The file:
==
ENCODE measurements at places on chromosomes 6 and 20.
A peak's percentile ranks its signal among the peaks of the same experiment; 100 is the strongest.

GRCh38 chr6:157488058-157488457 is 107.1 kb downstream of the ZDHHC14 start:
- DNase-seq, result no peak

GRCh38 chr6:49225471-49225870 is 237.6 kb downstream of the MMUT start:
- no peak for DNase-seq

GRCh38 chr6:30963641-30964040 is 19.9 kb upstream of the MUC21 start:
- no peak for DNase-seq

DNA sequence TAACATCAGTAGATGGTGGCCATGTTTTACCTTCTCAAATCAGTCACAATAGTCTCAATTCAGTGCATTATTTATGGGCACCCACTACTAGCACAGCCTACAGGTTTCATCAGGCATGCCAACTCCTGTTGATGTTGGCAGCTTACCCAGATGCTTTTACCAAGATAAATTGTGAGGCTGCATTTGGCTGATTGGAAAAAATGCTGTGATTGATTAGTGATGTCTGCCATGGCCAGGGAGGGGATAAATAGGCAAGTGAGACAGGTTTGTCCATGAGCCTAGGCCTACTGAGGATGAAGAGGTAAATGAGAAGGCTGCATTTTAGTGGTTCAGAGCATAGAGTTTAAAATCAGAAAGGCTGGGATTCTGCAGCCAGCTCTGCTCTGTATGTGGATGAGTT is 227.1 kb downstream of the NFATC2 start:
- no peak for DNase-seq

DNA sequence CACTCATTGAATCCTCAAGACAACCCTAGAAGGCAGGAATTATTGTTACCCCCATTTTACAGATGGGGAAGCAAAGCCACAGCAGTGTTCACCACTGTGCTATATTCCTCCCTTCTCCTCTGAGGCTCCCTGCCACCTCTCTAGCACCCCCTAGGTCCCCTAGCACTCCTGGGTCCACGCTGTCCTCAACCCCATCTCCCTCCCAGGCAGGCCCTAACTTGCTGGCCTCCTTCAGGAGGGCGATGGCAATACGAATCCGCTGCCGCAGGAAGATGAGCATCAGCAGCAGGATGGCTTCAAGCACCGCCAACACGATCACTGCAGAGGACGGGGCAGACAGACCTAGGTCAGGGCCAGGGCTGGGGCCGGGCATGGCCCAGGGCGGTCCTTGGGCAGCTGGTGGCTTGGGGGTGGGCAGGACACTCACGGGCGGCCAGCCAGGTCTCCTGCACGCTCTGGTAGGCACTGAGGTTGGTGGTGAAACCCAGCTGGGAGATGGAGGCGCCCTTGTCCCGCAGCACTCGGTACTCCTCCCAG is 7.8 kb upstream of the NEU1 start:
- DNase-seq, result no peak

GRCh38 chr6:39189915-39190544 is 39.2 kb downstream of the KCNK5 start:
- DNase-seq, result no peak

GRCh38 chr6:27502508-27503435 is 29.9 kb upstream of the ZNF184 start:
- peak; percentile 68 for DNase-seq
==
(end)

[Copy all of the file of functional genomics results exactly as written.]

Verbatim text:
ENCODE measurements at places on chromosomes 6 and 20.
A peak's percentile ranks its signal among the peaks of the same experiment; 100 is the strongest.

GRCh38 chr6:157488058-157488457 is 107.1 kb downstream of the ZDHHC14 start:
- DNase-seq, result no peak

GRCh38 chr6:49225471-49225870 is 237.6 kb downstream of the MMUT start:
- no peak for DNase-seq

GRCh38 chr6:30963641-30964040 is 19.9 kb upstream of the MUC21 start:
- no peak for DNase-seq

DNA sequence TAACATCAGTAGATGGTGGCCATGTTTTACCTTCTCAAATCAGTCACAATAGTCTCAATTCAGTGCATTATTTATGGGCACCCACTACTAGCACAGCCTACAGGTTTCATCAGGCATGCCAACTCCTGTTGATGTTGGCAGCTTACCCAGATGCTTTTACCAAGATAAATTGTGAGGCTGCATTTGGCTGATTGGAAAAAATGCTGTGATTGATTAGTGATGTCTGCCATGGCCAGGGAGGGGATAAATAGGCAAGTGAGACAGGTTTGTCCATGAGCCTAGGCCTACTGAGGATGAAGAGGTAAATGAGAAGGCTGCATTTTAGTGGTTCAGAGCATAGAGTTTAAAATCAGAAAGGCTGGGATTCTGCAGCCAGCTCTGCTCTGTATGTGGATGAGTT is 227.1 kb downstream of the NFATC2 start:
- no peak for DNase-seq

DNA sequence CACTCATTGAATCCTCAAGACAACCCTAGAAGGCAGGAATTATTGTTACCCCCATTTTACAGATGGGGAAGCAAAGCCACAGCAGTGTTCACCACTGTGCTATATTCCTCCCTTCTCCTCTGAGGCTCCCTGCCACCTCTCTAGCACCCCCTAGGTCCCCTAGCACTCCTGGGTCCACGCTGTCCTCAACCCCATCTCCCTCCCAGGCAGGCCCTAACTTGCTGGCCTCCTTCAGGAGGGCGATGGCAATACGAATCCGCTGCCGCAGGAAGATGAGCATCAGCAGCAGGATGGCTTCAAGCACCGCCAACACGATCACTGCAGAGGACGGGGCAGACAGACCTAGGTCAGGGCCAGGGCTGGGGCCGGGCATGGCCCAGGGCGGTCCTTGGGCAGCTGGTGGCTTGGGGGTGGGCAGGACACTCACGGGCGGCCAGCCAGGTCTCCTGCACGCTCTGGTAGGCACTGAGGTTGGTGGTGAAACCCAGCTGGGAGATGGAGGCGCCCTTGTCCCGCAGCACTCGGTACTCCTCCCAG is 7.8 kb upstream of the NEU1 start:
- DNase-seq, result no peak

GRCh38 chr6:39189915-39190544 is 39.2 kb downstream of the KCNK5 start:
- DNase-seq, result no peak

GRCh38 chr6:27502508-27503435 is 29.9 kb upstream of the ZNF184 start:
- peak; percentile 68 for DNase-seq